It’s no wonder why many of us are uncomfortable giving a presentation. All we do is bring ourselves down before we got a chance to prove ourselves. This is also known as a self-fulfilling prophecy – a belief that comes true because we are acting as if it already is. If you think you’re incompetent, then it will eventually become true.
Motivational coaches tout that positive mantras and affirmations tend to boost your confidents for the moments that matter most. Say to yourself: “I’ll ace this speech and I can do it!”
Take advantage of your adrenaline rush to encourage positive outcome rather than thinking of the negative ‘what ifs’.
Here’s a video of Psychologist Kelly McGonigal who encourages her audience to turn stress into something positive as well as provide methods on how to cope with it:
4. Understand your content
Knowing your content at your fingertips helps reduce your anxiety because there is one less thing to worry about. One way to get there is to practice numerous times before your actual speech.
However, memorizing your script word-for-word is not encouraged. You can end up freezing should you forget something. You’ll also risk sounding unnatural and less approachable.
“No amount of reading or memorizing will make you successful in life. It is the understanding and the application of wise thought that counts.” – Bob Proctor
Many people unconsciously make the mistake of reading from their slides or memorizing their script word-for-word without understanding their content – a definite way to stress themselves out.
Understanding your speech flow and content makes it easier for you to convert ideas and concepts into your own words which you can then clearly explain to others in a conversational manner. Designing your slides to include text prompts is also an easy hack to ensure you get to quickly recall your flow when your mind goes blank.
One way to understand is to memorize the over-arching concepts or ideas in your pitch. It helps you speak more naturally and let your personality shine through. It’s almost like taking your audience on a journey with a few key milestones.
5. Practice makes perfect
Like most people, many of us are not naturally attuned to public speaking. Rarely do individuals walk up to a large audience and present flawlessly without any research and preparation.
In fact, some of the top presenters make it look easy during showtime because they have spent countless hours behind-the-scenes in deep practice. Even great speakers like the late John F. Kennedy would spend months preparing his speech beforehand.
Public speaking, like any other skill, requires practice – whether it be practicing your speech countless of times in front of a mirror or making notes. As the saying goes, practice makes perfect!
6. Be authentic
There’s nothing wrong with feeling stressed before going up to speak in front of an audience.
Many people fear public speaking because they fear others will judge them for showing their true, vulnerable self. However, vulnerability can sometimes help you come across as more authentic and relatable as a speaker.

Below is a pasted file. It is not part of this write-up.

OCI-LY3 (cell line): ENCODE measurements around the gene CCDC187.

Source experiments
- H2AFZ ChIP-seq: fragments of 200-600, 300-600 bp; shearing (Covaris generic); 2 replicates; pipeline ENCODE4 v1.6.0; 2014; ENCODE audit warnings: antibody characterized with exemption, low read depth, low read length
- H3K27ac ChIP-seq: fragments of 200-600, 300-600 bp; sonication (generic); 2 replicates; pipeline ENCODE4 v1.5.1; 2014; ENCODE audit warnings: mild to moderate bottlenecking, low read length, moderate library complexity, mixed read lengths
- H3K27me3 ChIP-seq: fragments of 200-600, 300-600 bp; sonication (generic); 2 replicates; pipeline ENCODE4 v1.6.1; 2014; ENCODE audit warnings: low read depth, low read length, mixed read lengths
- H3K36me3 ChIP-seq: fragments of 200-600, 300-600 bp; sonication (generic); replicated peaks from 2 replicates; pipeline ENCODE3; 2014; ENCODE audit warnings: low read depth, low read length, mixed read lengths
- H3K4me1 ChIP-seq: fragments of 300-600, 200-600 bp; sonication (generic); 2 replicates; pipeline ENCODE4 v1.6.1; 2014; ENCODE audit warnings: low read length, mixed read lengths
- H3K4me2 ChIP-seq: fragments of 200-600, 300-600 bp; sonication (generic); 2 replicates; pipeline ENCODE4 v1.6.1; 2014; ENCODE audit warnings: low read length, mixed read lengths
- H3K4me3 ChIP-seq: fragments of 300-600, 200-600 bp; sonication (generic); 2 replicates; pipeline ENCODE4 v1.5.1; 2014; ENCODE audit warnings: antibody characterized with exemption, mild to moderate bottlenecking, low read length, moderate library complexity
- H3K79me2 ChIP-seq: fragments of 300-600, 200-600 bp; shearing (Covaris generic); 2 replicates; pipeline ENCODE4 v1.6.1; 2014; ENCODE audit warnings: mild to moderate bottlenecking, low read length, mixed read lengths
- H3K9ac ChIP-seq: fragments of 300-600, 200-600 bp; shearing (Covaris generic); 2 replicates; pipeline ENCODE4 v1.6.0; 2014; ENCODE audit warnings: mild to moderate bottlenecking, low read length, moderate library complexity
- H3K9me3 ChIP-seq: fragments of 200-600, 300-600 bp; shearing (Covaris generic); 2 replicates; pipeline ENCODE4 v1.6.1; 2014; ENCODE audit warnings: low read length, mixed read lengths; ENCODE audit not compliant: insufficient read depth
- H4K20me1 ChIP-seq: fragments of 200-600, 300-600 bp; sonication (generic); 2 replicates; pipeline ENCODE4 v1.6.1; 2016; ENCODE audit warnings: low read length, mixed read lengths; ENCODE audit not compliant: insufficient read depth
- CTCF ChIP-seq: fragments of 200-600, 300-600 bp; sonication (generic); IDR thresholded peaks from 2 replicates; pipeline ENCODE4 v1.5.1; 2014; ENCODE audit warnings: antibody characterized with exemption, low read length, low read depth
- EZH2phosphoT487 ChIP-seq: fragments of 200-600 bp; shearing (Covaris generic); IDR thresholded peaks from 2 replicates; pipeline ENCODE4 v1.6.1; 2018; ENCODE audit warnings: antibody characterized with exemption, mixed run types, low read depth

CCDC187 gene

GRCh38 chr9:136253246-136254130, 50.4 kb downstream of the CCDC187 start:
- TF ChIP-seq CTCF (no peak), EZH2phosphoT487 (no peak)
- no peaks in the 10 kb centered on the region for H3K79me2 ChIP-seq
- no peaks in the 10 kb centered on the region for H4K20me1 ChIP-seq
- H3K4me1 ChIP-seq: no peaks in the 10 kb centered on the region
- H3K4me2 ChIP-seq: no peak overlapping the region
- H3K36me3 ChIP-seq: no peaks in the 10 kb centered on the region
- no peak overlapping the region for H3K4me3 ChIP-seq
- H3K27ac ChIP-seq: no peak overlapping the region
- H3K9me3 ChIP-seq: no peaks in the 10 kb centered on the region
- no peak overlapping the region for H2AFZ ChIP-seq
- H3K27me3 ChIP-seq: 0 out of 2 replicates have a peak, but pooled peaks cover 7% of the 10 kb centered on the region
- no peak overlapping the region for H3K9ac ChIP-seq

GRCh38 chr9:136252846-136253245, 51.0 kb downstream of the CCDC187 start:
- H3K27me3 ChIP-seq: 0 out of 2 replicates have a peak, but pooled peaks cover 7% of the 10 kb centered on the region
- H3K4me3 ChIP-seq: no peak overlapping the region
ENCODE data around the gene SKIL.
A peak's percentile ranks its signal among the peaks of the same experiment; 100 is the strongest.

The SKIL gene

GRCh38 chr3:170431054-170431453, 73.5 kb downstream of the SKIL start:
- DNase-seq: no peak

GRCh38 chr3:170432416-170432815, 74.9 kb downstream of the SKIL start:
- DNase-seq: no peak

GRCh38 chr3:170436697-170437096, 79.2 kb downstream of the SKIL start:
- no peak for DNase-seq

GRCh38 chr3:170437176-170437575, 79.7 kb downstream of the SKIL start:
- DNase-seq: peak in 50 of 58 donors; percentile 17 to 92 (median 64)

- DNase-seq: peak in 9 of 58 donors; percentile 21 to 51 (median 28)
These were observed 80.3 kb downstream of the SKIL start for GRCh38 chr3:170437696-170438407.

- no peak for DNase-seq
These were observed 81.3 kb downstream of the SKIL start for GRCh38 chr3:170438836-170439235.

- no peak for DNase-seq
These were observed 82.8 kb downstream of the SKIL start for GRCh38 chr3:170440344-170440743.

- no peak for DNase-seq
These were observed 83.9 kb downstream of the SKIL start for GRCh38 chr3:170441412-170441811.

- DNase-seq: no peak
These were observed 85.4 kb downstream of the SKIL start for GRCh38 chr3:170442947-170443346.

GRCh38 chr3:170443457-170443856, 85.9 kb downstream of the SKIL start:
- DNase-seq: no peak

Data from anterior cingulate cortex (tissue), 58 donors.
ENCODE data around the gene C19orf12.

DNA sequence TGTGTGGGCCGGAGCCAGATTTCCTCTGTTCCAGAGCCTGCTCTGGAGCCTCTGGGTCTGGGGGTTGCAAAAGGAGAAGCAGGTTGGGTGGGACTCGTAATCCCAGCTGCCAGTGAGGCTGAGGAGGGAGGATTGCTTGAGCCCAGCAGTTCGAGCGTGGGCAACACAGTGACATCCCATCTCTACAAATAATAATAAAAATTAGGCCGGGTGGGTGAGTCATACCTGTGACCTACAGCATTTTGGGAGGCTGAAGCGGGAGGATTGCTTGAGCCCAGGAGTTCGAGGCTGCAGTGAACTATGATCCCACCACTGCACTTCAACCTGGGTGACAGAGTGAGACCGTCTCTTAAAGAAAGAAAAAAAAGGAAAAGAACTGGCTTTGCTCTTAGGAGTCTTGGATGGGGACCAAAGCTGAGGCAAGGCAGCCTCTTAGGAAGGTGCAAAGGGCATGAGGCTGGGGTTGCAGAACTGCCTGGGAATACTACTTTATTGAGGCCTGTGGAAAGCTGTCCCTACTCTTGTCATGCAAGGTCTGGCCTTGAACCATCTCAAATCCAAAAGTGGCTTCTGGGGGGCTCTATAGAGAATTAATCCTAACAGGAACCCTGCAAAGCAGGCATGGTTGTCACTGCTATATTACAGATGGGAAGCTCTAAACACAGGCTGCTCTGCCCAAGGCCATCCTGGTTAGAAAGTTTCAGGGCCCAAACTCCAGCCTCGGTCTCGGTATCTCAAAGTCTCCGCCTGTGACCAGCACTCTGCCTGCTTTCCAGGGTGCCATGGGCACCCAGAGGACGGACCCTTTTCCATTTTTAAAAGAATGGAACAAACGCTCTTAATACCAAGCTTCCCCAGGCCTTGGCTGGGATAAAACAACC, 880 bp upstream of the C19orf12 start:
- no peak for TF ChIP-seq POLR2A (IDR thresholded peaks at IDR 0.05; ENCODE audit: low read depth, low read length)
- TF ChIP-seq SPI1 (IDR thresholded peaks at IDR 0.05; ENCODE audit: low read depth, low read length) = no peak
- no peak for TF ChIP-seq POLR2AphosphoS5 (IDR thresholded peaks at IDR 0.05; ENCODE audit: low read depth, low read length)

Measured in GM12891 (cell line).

Drop the pretence of trying to act or speak like someone else and you’ll find that it’s worth the risk. You become more genuine, flexible and spontaneous, which makes it easier to handle unpredictable situations – whether it’s getting tough questions from the crowd or experiencing an unexpected technical difficulty.
To find out your authentic style of speaking is easy. Just pick a topic or issue you are passionate about and discuss this like you normally would with a close family or friend. It is like having a conversation with someone in a personal one-to-one setting. A great way to do this on stage is to select a random audience member(with a hopefully calming face) and speak to a single person at a time during your speech. You’ll find that it’s easier trying to connect to one person at a time than a whole room.
With that said, being comfortable enough to be yourself in front of others may take a little time and some experience, depending how comfortable you are with being yourself in front of others. But once you embrace it, stage fright will not be as intimidating as you initially thought.
Presenters like Barack Obama are a prime example of a genuine and passionate speaker:
7. Post speech evaluation
Last but not the least, if you’ve done public speaking and have been scarred from a bad experience, try seeing it as a lesson learned to improve yourself as a speaker.
Don’t beat yourself up after a presentation
We are the hardest on ourselves and it’s good to be. But when you finish delivering your speech or presentation, give yourself some recognition and a pat on the back.
You managed to finish whatever you had to do and did not give up. You did not let your fears and insecurities get to you. Take a little more pride in your work and believe in yourself.
Improve your next speech
As mentioned before, practice does make perfect. If you want to improve your public speaking skills, try asking someone to film you during a speech or presentation. Afterwards, watch and observe what you can do to improve yourself next time.
Here are some questions you can ask yourself after every speech:
How did I do?
Are there any areas for improvement?
Did I sound or look stressed?
Did I stumble on my words? Why?
Was I saying “um” too often?
How was the flow of the speech?
Write everything you observed down and keep practicing and improving. In time, you’ll be able to better manage your fears of public speaking and appear more confident when it counts.
If you want even more tips about public speaking or delivering a great presentation, check out these articles too: